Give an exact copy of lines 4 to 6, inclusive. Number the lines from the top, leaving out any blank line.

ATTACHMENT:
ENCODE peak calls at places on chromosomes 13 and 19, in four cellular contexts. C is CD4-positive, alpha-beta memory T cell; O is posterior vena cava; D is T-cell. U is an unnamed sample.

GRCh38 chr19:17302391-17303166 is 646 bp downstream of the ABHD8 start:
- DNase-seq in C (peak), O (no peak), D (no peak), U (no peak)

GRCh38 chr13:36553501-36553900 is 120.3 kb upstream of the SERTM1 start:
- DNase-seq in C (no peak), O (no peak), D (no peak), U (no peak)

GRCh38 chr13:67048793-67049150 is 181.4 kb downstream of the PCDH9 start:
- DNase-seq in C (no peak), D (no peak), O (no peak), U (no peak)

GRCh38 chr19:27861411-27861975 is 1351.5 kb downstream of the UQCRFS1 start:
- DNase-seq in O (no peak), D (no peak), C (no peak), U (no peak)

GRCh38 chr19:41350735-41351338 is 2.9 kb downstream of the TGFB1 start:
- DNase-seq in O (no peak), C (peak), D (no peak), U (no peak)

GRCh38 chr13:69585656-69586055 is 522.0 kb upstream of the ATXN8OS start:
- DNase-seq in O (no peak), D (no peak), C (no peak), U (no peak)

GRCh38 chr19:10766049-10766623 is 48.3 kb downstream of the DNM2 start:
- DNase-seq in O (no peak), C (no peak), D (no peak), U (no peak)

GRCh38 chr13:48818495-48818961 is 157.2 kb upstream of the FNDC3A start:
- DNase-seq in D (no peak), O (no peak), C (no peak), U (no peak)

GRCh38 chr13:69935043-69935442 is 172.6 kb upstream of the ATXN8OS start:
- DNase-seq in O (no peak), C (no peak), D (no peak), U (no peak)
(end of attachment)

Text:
GRCh38 chr13:36553501-36553900 is 120.3 kb upstream of the SERTM1 start:
- DNase-seq in C (no peak), O (no peak), D (no peak), U (no peak)

GRCh38 chr13:67048793-67049150 is 181.4 kb downstream of the PCDH9 start: